The first thing that I decided to do is to use Bootstrap 4 in my challenge. I wanted to learn the new features of the Bootstrap 4 while I work out the challenge at the same time.
The biggest regret that I have after all is done was that I chose not to use Sass. I should have. :(
I tackled the nav bar the first thing and mostly followed the tutorials from Bootstrap 4. The ‘fixed’ button of slide-in nav button was a challenge. I decided to just leave the button there alone for now and focused on making new sections of the body.
The next part was easier for me at first. Implementing full-screen looping video. The text? That’s where I got stuck. I had no idea how to overlay the text on top of the <video> tag.
I never liked using background url, as that has been very difficult to implement, and is not as reliable as using <img> and <video> tags. I am still not a hundred percent clear on the finer points of controlling these elements. It is to my understanding that I have to make the parent element (i.e. <div>) relatively positioned, and then child element (i.e. text) to be absolutely positioned so I can force it to be positioned inside the parent’s box by setting all to zero (top: 0, bottom:0, left: 0, right:0) I feel that there has to be a better way of dealing with these…
Regardless, that section was solved, I wanted to move on. The setting up container boxes for most of the website was relatively easy due to Bootstrap 4. However, the ‘scrolly’ effect of the picture stumped me for many hours. There were so many packages for the parallax effect. These information were mostly:
- Uses background url based images
Simple, lightweight Parallax Engine that reacts to the orientation of a smart devicematthew.wagerfield.com
Below is a JS Fiddle with some jQuery parallax code. Looking closer at the script: $('.vertical').css('top','+' + …www.outlier.com
With that, I ran and implemented it successfully.
While I was working on the various sections, I decided to fix the heights of each section. However, that seemed to be unnecessary at the end. For some reason, I felt that I had to control the heights and the overflows to have a full grasp of what CSS3’s effects were. The styling took a considerable amount of time, and I wondered if using a framework would have helped. I spent a considerable amount of time using GIMP to create images as I have learned that making images extremely uniform made it much easier to control and look much cleaner. As result, I modified the image sizes to conform to my designs. These helped considerably when I created the next section of the image gallery. The zooming effects were fun to implement. Not extremely challenging, but just fun to figure out how to control the boundaries, overflows, and how much zoom, and the time delay involved.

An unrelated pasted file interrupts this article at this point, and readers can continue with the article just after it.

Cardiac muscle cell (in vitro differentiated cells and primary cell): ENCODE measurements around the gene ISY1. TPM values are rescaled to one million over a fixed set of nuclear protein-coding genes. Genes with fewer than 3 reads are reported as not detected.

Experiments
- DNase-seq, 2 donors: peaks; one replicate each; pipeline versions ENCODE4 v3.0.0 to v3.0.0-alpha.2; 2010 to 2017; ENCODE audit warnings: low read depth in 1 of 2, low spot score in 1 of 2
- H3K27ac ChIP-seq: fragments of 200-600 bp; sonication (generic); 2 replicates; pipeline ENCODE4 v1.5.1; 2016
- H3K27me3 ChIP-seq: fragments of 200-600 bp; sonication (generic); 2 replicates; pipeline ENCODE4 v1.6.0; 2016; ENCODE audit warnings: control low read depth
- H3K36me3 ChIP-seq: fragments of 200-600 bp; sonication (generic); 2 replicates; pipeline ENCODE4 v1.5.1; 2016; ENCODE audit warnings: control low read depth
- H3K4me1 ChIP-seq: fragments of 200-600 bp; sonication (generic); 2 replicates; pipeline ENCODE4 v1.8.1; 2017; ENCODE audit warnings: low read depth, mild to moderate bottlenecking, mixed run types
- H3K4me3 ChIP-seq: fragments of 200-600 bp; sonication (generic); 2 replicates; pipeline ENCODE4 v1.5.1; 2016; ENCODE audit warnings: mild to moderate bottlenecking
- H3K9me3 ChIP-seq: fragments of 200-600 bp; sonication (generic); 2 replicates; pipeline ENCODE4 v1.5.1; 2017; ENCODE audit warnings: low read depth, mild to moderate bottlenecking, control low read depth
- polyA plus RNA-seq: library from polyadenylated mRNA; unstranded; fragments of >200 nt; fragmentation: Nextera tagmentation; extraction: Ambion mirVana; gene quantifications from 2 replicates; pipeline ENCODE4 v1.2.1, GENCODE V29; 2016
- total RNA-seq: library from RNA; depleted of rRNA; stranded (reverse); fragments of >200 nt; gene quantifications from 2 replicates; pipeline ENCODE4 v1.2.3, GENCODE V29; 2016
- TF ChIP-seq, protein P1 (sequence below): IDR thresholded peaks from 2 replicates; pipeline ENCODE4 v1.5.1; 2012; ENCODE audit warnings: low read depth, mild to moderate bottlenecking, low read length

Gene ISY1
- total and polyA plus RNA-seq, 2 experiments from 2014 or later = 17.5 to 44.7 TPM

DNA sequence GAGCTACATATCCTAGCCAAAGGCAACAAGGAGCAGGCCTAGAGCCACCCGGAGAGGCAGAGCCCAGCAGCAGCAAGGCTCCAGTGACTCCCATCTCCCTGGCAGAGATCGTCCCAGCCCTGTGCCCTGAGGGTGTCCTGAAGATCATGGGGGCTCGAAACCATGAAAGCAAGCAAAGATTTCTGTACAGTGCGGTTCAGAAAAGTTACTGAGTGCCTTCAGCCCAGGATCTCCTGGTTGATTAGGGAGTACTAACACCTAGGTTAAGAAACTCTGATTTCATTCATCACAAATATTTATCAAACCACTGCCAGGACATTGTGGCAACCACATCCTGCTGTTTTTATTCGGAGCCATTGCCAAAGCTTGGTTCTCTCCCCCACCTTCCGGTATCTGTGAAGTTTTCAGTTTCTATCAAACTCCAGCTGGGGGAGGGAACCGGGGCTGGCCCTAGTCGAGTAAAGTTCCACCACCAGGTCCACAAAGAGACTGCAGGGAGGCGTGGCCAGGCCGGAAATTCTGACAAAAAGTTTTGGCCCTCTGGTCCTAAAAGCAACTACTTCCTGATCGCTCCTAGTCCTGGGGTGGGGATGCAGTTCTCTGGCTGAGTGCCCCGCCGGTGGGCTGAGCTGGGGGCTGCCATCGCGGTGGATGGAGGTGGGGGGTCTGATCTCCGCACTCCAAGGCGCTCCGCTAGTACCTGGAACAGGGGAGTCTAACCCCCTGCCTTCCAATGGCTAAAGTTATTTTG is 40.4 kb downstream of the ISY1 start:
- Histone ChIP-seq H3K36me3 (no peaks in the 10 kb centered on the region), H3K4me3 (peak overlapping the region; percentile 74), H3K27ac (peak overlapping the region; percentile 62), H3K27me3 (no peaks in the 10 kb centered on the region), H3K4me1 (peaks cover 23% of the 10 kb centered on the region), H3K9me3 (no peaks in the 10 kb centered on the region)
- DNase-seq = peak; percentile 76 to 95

The next section where it’s called ‘herald’ was fun. I spent some time studying to see whether the original website used styling or images. It was different images. So, I spent what is probably ‘too much’ time on GIMP in creating three different ‘images’ of same photo. It had similar effect, and that was probably the only part of the whole website that I felt satisfied in successful duplication.
However, I’m pretty sure that this part could have been simplified to one function…
When I was finished, or as I thought when I resized the window. To my utter dismay, the fonts did not resize accordingly and caused major eyesore of boxes being out of alignment due to fonts being bigger than resized images. As result, a whole mess happened.
It took me another few hours to figure out that I needed to use media inquiry to resize fonts and customize the font sizes accordingly. I had never thought about these stuff until now.
1. It was evident to me that I am still weak with CSS styling. Even though I understand the basics of CSS, it still wrecks havoc on my styling when I do not understand the finer nuances of overlapping boxes, responsiveness when to use z-index, using absolute/relative/etc positioning, and font styling(!).
Suggestions and Recommendations:
This applies to me as well. Really strongly recommend that you go through tutorials provided by the Bootstrap to really get the full benefits. I also believe that taking time to go through jQuery’s documentation would be time well spent than losing several days trying to figure out how to do things on your own. Having code reviews also really helps, but that also means you should do some code reviews (even by just going to open source projects and read their code) as well to better understand what is a good practice and what is not.
Hope you have found some of this helpful!
By the way, if you haven’t read this blog, you should!